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This is probably a question that has been asked many times, sorry about that.

I want to make a function that creates a byte array and returns a slice to it, and use only lifetimes.

I don't care how the byte array is created but it needs an initial size, and it will be mutated by a function that receives a unsized array. The function should return an unsized array (because in practice I do not know what is the size of the array at the start of the functions

fn create_new_byte_array(v :&[u8]) -> Result<&[u8], io::Error> {
    const N: usize = 1500;
    //let mut result: Vec<u8> = Vec::<_>::with_capacity(N);
    let mut result: [u8; N] = [0; N];
    // builder.write(&mut result.as_mut_slice(), v); // some byte transform
    return Ok(&result.as_slice());
}

How can this be done in a Rust manner? Any tips about other details are welcome for a noob.

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    You do it in a clean Rust matter (or any other matter) by not doing it. May 2 at 16:01
  • return Box<[u8]> instead
    – kmdreko
    May 2 at 16:06
  • Please explain why you want to do this and why returning an owned type doesn't work for you. You shouldn't be doing this without a VERY good reason. After all, the entire ownership system is designed specifically to prevent you from being able to do this.
    – cyqsimon
    May 2 at 16:09
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    If a function returns some data it has allocated, ownership needs to be transferred to the caller. References by definition do not allow this, so an owning type such as Box or Vec is needed.
    – SirDarius
    May 2 at 16:28

1 Answer 1

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The reason you can't generally return a slice referring to data created within a function like this is fundamental and there's no way around it, without allowing a memory leak.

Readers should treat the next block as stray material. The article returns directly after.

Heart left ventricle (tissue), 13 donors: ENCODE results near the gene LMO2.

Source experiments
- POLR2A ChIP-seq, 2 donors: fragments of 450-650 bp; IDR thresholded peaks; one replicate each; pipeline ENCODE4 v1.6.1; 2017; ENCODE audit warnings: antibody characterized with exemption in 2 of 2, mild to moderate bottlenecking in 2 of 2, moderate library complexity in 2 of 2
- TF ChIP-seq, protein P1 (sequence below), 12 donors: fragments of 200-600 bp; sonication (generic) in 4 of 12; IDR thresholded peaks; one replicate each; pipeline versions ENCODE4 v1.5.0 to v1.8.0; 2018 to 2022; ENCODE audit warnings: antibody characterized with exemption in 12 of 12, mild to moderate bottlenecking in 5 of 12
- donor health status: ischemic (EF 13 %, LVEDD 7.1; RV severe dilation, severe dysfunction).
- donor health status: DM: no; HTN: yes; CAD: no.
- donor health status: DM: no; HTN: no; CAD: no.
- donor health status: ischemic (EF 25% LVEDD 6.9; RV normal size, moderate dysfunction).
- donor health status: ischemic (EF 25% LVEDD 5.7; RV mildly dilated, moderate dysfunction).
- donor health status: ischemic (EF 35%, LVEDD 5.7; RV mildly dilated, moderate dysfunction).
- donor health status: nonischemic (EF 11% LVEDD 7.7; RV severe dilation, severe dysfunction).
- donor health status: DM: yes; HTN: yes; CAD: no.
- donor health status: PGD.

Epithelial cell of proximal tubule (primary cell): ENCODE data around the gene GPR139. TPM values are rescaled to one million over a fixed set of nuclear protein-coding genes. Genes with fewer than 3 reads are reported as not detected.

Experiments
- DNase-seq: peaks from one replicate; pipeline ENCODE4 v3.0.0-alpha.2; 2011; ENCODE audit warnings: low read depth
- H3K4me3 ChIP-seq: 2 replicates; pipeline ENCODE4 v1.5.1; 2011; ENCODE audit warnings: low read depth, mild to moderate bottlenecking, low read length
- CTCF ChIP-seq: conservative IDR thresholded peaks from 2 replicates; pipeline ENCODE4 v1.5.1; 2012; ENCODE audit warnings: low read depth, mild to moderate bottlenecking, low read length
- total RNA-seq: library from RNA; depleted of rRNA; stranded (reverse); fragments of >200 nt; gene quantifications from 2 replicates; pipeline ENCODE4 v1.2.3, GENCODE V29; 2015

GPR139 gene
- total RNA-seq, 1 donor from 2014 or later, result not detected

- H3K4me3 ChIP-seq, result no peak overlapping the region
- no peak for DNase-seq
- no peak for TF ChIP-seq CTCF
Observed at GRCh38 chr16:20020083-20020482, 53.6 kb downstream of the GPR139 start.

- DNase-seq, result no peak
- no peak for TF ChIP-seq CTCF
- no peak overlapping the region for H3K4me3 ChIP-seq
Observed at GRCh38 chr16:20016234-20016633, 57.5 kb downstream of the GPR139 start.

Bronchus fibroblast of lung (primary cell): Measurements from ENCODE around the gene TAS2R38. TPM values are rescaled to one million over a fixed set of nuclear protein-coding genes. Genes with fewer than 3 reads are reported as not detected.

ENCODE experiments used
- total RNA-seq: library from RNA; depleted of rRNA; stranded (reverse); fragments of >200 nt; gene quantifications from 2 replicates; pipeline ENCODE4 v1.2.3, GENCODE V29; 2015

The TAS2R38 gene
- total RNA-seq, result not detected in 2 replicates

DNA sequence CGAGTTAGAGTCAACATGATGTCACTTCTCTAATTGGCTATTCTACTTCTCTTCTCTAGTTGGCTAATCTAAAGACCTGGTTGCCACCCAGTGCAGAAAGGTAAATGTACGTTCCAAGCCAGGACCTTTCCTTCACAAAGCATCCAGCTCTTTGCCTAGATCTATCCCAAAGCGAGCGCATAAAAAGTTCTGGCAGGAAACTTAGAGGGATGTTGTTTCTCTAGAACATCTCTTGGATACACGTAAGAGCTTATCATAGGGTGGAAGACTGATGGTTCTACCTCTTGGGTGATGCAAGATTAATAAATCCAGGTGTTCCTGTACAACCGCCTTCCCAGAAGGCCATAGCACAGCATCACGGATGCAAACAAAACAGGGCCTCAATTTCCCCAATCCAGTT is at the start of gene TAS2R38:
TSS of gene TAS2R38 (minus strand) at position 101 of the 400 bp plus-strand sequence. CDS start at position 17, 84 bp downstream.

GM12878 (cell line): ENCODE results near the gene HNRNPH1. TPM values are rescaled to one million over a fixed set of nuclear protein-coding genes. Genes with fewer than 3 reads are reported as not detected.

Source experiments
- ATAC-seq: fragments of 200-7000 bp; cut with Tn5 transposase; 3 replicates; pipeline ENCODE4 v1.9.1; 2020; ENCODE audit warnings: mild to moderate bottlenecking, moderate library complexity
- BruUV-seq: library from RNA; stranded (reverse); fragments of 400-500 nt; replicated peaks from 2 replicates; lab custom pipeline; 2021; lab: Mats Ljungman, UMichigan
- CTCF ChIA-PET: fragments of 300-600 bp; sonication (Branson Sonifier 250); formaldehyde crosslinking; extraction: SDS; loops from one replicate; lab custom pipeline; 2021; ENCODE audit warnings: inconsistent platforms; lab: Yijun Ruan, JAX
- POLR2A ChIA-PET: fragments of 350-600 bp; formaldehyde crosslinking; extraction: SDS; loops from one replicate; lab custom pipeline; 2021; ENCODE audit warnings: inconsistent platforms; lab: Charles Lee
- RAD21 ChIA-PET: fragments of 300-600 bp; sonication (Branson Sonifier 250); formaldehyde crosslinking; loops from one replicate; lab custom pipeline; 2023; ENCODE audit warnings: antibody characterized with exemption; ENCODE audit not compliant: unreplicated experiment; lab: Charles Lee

A slice is just a view into some data stored in memory. It's a reference to an array. But where does the array itself live? If you create it with a Vec, then the array lives on the heap and you need to manage its ownership. When that Vec goes out of scope it will be dropped and its contents are then invalid.

If you create the array as a local variable in the function, then it's allocated on the stack, and it will cease to exist when the function returns.

If you want to return a slice referring to data created within the function, then you need to intentionally create a memory leak, but ensuring the referred-to data is never freed once you return the reference.

fn main() {
    let slice1 = make_slice(55);
    let slice2 = make_slice(66);
    println!("slice 1: {slice1:?}");
    println!("slice 2: {slice2:?}");
    // Note that slice1 and slice2 will never be freed since we called Vec::leak
}

fn make_slice(n: u8) -> &'static [u8] {
    let v = vec![n; 10];
    
    // The 'static lifetime means the referred-to data needs to be guaranteed to
    // live for the rest of the program's execution.
    v.leak()  // <-- data will NEVER be freed, we return a reference to this data
}
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  • great reply it confirmed some of the things I was assuming, but does this mean that you can't have some kind of factory pattern without allocating to the heap (and forever)? I was wondering if it was possible to relate the allocated memory with a lifetime, and return that?
    – doart3
    May 2 at 19:13

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